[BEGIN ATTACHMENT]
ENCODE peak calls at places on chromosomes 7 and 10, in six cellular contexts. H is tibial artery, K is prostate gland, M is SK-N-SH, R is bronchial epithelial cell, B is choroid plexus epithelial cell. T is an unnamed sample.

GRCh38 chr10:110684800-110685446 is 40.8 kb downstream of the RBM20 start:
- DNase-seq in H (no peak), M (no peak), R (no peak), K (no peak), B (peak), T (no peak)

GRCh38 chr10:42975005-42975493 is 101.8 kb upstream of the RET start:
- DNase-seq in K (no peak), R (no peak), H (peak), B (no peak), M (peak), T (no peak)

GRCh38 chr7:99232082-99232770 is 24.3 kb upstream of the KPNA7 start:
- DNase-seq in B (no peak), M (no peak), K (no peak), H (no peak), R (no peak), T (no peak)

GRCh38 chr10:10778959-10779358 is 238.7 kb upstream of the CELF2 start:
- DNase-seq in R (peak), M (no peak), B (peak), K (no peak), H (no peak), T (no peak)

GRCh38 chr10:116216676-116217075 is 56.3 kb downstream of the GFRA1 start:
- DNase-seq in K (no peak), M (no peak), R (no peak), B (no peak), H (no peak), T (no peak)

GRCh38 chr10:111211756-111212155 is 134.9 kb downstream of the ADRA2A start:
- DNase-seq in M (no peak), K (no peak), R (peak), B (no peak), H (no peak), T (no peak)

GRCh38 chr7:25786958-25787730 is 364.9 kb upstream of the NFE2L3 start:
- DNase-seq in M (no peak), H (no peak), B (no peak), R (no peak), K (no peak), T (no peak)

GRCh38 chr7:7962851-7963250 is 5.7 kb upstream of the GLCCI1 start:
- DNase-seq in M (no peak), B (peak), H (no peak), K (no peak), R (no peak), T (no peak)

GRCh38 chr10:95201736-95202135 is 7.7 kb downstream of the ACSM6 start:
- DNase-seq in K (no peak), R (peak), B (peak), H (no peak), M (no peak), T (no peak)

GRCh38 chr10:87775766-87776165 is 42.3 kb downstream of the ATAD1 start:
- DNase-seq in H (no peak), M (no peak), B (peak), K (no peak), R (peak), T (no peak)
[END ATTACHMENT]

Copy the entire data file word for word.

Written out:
ENCODE peak calls at places on chromosomes 7 and 10, in six cellular contexts. H is tibial artery, K is prostate gland, M is SK-N-SH, R is bronchial epithelial cell, B is choroid plexus epithelial cell. T is an unnamed sample.

GRCh38 chr10:110684800-110685446 is 40.8 kb downstream of the RBM20 start:
- DNase-seq in H (no peak), M (no peak), R (no peak), K (no peak), B (peak), T (no peak)

GRCh38 chr10:42975005-42975493 is 101.8 kb upstream of the RET start:
- DNase-seq in K (no peak), R (no peak), H (peak), B (no peak), M (peak), T (no peak)

GRCh38 chr7:99232082-99232770 is 24.3 kb upstream of the KPNA7 start:
- DNase-seq in B (no peak), M (no peak), K (no peak), H (no peak), R (no peak), T (no peak)

GRCh38 chr10:10778959-10779358 is 238.7 kb upstream of the CELF2 start:
- DNase-seq in R (peak), M (no peak), B (peak), K (no peak), H (no peak), T (no peak)

GRCh38 chr10:116216676-116217075 is 56.3 kb downstream of the GFRA1 start:
- DNase-seq in K (no peak), M (no peak), R (no peak), B (no peak), H (no peak), T (no peak)

GRCh38 chr10:111211756-111212155 is 134.9 kb downstream of the ADRA2A start:
- DNase-seq in M (no peak), K (no peak), R (peak), B (no peak), H (no peak), T (no peak)

GRCh38 chr7:25786958-25787730 is 364.9 kb upstream of the NFE2L3 start:
- DNase-seq in M (no peak), H (no peak), B (no peak), R (no peak), K (no peak), T (no peak)

GRCh38 chr7:7962851-7963250 is 5.7 kb upstream of the GLCCI1 start:
- DNase-seq in M (no peak), B (peak), H (no peak), K (no peak), R (no peak), T (no peak)

GRCh38 chr10:95201736-95202135 is 7.7 kb downstream of the ACSM6 start:
- DNase-seq in K (no peak), R (peak), B (peak), H (no peak), M (no peak), T (no peak)

GRCh38 chr10:87775766-87776165 is 42.3 kb downstream of the ATAD1 start:
- DNase-seq in H (no peak), M (no peak), B (peak), K (no peak), R (peak), T (no peak)